Elise Archer, Attorney-General

After weeks of calling on Labor and the Greens to be up front with Tasmanians about their proposed removal of gender from birth certificates, at the eleventh hour they have finally provided their unconsulted changes that they tried to push through the Parliament.
Labor and the Greens have refused to consult with Tasmanians on what they are proposing, so it’s appropriate that we do it for them.
The new amendments moved by Labor today include making it the default position for all Tasmanian birth certificates to not have sex or gender on any certificate unless it is specifically requested (or for those under 16, unless their parents request it).
Tasmanians have been very clear that they do not support taking gender off birth certificates. No doubt that is why Labor have deliberately avoided publicly releasing these amendments before moving them in Parliament today.
Despite Labor’s claims there was only a “slight nuanced difference” between what they provided the parliament last sitting, and what they would bring forward in debate, of the nine provided today, only one appears to resemble the amendments provided last sitting.
The new Labor-Green amendments are available here: http://www.premier.tas.gov.au/__data/assets/pdf_file/0008/422855/SKM_C284e18112012090.pdf
The new amendments
1st [slightly amended from previous version]– uses a completely untested, unclear definition that would be challenging for statutory officers to apply. It also lacks any legal precedent in Australia that we are aware of.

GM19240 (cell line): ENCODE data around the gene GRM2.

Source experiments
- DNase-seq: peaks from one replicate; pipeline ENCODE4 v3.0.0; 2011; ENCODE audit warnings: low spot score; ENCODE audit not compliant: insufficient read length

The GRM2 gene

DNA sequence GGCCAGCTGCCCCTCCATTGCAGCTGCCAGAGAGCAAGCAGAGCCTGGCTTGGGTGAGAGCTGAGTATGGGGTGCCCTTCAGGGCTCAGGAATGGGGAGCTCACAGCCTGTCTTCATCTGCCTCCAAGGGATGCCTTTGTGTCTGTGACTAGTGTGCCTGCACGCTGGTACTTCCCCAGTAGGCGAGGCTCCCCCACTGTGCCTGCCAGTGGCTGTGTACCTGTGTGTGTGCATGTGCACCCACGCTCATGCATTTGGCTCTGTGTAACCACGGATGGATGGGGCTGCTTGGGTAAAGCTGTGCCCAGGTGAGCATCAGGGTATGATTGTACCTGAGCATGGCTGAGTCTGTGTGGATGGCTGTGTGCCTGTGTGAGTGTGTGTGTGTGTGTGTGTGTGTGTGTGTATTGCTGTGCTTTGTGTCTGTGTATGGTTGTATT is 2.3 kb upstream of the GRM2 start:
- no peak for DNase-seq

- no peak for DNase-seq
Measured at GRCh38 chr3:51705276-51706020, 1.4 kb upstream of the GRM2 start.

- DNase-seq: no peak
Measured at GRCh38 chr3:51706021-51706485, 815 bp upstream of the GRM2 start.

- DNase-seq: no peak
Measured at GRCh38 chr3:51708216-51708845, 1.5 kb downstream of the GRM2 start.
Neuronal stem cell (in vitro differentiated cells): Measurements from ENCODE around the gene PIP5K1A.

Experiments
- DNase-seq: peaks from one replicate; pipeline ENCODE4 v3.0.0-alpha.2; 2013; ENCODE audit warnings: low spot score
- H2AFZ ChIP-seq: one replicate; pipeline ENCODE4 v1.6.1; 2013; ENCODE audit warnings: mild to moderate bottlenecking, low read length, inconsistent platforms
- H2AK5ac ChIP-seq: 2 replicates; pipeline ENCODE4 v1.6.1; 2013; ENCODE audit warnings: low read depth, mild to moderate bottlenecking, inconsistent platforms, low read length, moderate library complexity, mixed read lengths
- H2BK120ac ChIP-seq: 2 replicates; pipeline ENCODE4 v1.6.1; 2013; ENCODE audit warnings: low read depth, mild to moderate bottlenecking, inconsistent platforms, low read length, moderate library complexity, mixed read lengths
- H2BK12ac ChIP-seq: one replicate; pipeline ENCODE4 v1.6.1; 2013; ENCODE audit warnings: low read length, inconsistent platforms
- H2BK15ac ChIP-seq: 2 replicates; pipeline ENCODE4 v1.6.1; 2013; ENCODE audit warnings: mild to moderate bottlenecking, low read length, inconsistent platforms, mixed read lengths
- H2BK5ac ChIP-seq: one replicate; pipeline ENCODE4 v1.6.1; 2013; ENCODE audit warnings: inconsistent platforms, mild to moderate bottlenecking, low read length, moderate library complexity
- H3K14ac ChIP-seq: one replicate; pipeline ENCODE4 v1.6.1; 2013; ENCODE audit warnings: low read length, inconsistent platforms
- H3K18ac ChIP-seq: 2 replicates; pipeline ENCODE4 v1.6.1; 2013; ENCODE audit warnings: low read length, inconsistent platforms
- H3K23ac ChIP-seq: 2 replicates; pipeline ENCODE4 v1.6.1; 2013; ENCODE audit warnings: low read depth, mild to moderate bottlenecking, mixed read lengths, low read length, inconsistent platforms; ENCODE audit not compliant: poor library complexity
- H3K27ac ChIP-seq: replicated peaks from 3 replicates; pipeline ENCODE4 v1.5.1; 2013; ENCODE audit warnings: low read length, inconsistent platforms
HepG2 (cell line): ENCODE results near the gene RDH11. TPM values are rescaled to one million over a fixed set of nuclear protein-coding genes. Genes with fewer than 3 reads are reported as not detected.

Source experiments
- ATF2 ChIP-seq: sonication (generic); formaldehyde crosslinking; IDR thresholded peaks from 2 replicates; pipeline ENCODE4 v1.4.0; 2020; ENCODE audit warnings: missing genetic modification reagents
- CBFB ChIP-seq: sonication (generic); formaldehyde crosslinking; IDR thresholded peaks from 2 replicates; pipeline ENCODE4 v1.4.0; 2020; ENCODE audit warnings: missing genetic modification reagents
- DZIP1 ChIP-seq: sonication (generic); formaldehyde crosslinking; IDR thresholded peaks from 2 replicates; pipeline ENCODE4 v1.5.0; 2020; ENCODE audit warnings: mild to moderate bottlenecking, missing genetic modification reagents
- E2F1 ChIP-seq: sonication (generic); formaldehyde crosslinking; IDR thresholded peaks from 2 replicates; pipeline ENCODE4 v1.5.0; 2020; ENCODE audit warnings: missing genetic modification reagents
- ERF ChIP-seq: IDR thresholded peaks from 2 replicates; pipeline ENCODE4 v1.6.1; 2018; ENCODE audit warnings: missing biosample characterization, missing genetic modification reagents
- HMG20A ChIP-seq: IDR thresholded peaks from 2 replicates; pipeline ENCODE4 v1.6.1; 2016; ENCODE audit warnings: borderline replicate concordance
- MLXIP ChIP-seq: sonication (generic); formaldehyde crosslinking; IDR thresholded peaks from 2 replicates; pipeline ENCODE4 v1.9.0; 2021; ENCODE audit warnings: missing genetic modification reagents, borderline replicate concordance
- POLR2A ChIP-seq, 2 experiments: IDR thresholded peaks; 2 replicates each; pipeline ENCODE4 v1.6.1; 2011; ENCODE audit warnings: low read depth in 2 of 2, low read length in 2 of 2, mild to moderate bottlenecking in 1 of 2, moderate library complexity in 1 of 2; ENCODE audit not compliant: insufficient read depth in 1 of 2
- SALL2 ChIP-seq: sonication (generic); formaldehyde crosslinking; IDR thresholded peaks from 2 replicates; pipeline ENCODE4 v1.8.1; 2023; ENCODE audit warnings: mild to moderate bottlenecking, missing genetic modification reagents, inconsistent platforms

2nd [amended from previous version] – This amendment allows parents to decide the “apparent sex” of an infant. What are the child’s rights in this respect? What does “apparent sex” mean? It also appears there would be no way for a child to change an inaccurate sex, determined by their parent, until they were 16 (through a gender affirmation certificate).
3rd – [new] – a longer time for parents to register the birth of a child, in practice, the Registrar already has this capacity.
4th – [new] this appears to compel the Registrar of Births Deaths and Marriages NOT to put information on the Register, and must keep a duplicated, parallel register in relation ONLY to sex and gender. This is also an example of how the amendments use “sex” and “gender” interchangeably. It may also have impacts on how other data collection is done by the Australian Bureau of Statistics.
5th – [new] – this changes the age a child can change their name from 18 to 16 without parental consent. It also changes the test for a magistrate to decide whether a child can change their name, removing the need to consider the child’s best interest.
6th – [new] – this is a substantial amendment that replaces an entire part of an act. It appears to strip out all issues of sex and gender from the register. It has implications for the courts. And it does not constrain gender to ANY category, be it female, male, X or other. Critically, every other jurisdictions in Australia has some level of verification by a third party (like a medical professional), for a change of sex, this amendment means does not provide any validation whatsoever.
7th – [amended from previous] – appears to be a continuation of the parallel requirement for the Registrar to hold information in parallel.
8th – [new] – this amendment appears to mean that the default position for all Tasmanian birth certificates will be not have sex or gender on any certificate, or for those under 16, unless their parents request it. This also seems to extend to all certificates, including death certificates.
9th – [new] – this amendment only seems to deal with “gender”, not “sex”, which is primarily the term used throughout the Act it seeks to amend.